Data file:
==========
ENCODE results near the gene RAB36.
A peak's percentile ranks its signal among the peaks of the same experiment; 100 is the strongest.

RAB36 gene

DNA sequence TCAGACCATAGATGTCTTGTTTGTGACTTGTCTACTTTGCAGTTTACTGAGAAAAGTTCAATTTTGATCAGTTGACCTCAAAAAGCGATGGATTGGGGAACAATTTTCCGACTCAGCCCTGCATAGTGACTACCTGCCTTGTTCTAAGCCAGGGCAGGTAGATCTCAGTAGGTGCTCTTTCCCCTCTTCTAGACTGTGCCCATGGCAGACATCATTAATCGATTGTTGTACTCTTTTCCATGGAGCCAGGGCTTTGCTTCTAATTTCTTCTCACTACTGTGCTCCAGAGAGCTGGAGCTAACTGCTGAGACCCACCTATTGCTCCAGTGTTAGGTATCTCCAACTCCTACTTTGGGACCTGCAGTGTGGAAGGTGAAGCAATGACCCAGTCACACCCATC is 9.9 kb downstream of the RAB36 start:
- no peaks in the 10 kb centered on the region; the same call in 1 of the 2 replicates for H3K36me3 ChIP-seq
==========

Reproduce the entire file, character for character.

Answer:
ENCODE results near the gene RAB36.
A peak's percentile ranks its signal among the peaks of the same experiment; 100 is the strongest.

RAB36 gene

DNA sequence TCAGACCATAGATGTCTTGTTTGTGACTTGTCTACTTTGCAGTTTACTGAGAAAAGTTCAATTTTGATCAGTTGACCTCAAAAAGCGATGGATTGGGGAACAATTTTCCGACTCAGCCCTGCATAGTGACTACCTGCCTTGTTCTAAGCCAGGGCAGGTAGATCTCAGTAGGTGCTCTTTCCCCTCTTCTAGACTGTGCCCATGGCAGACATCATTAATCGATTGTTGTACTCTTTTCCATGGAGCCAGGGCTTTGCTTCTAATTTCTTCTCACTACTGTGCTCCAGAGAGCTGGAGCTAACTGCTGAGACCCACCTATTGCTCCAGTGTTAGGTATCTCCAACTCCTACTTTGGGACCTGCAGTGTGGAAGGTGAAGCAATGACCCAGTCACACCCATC is 9.9 kb downstream of the RAB36 start:
- no peaks in the 10 kb centered on the region; the same call in 1 of the 2 replicates for H3K36me3 ChIP-seq